We’ve all heard of Elvis Presley, so why haven’t more folks heard of Sister Rosetta Tharpe?
The musical “Shout Sister Shout!” aims to educate the unenlightened at D.C.’s Ford’s Theatre, now through May 13.
“This was a huge revelation,” actress Carrie Compere told WTOP. “I had no idea who this woman was, where she came from and her impact and influence, not just on American music but on world music history.”
“Sister Rosetta Tharpe was a Black queer musician born in Cotton Plant, Arkansas, on March 20, 1915,” Compere said. “We definitely dig into some of her music, but even more so we dig into who she was, her humanity, the flesh and bone of Sister Rosetta Tharpe, where she came from, her life and journey. … It spans about four decades.”
“The first time I heard her name, I was on the first national tour of ‘Shrek: The Musical.’ Our cast went to visit Graceland in Memphis … and there was a distinguished-looking older white gentleman [who] mentioned her name as an influence of Elvis,” she added.
The play was adapted by playwright Cheryl L. West from Gayle F. Wald’s book ‘Shout, Sister, Shout! The Untold Story of Rock-and-Roll Trailblazer Sister Rosetta Tharpe.’ The story charts Tharpe’s journey from young adulthood, all the way to her death at age 58. It also details how she became one of America’s most influential (and underrated) rock, R&B and gospel artists.
Compere originally auditioned for the supporting role of Mahalia Jackson, and was surprised when the casting director asked her to stay and read for the lead role of Tharpe. It’s safe to say that Jackson and Tharpe paved the way for the gospel-pop crossover artists that followed, from Aretha Franklin to Amy Grant.
“She was one of the first people to bring sacred music to secular venues, who many consider to be the godmother or queen of rock ‘n roll,” Compere said. “She was a guitarist and a vocalist. What set her apart from so many during that time was that her style of playing and singing was so different from what had been done up until that point.”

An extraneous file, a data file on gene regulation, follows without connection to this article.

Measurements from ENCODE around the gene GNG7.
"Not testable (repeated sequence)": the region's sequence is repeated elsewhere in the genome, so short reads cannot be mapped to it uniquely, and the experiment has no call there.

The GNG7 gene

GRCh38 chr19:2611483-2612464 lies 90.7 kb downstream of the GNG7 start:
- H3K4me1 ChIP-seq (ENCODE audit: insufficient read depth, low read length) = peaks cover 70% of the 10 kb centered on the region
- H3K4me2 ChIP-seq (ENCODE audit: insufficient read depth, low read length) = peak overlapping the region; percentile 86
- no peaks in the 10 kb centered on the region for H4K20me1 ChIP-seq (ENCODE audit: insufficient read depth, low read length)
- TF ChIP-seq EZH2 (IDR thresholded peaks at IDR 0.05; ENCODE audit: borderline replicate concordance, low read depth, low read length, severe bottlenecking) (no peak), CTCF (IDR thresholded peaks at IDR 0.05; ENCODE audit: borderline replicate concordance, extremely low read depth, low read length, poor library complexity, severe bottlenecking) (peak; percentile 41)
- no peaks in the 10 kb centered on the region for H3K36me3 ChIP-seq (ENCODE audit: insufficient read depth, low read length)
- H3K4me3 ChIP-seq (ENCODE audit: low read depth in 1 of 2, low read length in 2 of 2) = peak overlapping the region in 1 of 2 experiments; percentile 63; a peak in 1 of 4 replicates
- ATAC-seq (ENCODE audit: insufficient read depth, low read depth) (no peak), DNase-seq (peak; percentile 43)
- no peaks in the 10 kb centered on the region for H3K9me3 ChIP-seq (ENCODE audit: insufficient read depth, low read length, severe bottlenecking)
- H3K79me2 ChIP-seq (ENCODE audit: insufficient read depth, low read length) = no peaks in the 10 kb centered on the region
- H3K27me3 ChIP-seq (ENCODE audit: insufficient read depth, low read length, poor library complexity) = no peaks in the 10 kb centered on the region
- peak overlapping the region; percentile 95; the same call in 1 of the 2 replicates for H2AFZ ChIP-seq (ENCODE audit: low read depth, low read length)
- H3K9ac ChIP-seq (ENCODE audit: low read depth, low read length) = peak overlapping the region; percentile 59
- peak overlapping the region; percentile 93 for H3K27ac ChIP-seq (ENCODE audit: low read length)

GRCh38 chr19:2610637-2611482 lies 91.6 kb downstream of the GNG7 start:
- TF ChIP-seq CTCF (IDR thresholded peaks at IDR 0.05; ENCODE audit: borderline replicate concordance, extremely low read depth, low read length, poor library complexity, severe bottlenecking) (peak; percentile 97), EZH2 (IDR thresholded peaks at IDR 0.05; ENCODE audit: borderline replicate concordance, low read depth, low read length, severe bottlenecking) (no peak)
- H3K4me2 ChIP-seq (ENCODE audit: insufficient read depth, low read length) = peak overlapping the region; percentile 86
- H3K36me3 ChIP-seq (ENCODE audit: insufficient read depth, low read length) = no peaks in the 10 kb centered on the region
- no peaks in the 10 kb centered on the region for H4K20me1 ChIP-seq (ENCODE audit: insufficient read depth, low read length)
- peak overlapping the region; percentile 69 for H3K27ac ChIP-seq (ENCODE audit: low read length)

Music director Sheilah V. Walker teams with choreographer William Carlos Angulo to stage an array of energetic musical numbers, including “Four or Five Times,” “How About You,” “Precious Memories” and “Sit Down.”
“The show is full of music that people know and love, and music that some people have never heard before,” Compere said. “There are songs that are going to be brand new to their ear, but it’s still going to be a little familiar.
“Whenever I tell people to come see the show, I always say, ‘Come see a woman that you never knew you already knew,’ because when you hear the music, you’re like, ‘Oh wait! This is where this comes from!'”
Director Kenneth L. Roberson works with scenic designer Tim Mackabee and costume designer Alejo Vietti to recreate American period visuals from the 1930s through 1970s on the historic stage of Ford’s Theatre.
“You’re definitely seeing things that are true to [the] period, even down to a little lipstick pack,” Compere said. “They have really paid attention to detail when it comes to the costuming, the wigs, the makeup, the furniture, the microphones that are set up, it’s all very much true as we could be to the time.
“A lot of it is about Rosetta’s memories so we jump through time, sometimes at lightning speed, but at a pace that is digestible for the audience.”
In the end, she hopes audiences walk away aware of this uniquely American legend who was posthumously inducted into the Rock and Roll Hall of Fame in 2018, alongside Nina Simone, Bon Jovi, The Cars, Dire Straits and The Moody Blues.
“The fact that I did not learn anything about her until my adulthood, it was a little saddening,” Compere said. “She really was not given her due. … She died in Philadelphia and her grave was unmarked for about 30 years. It blows my mind, but now she has a beautiful tombstone and her name is being spoken so much more now than ever before.
“I’m really blessed and proud to be part of this movement, this resurgence of bringing her name back to the forefront.”
“Shout Sister Shout!” runs at Ford’s Theater until May 13, 2023. For tickets or more information, visit its website.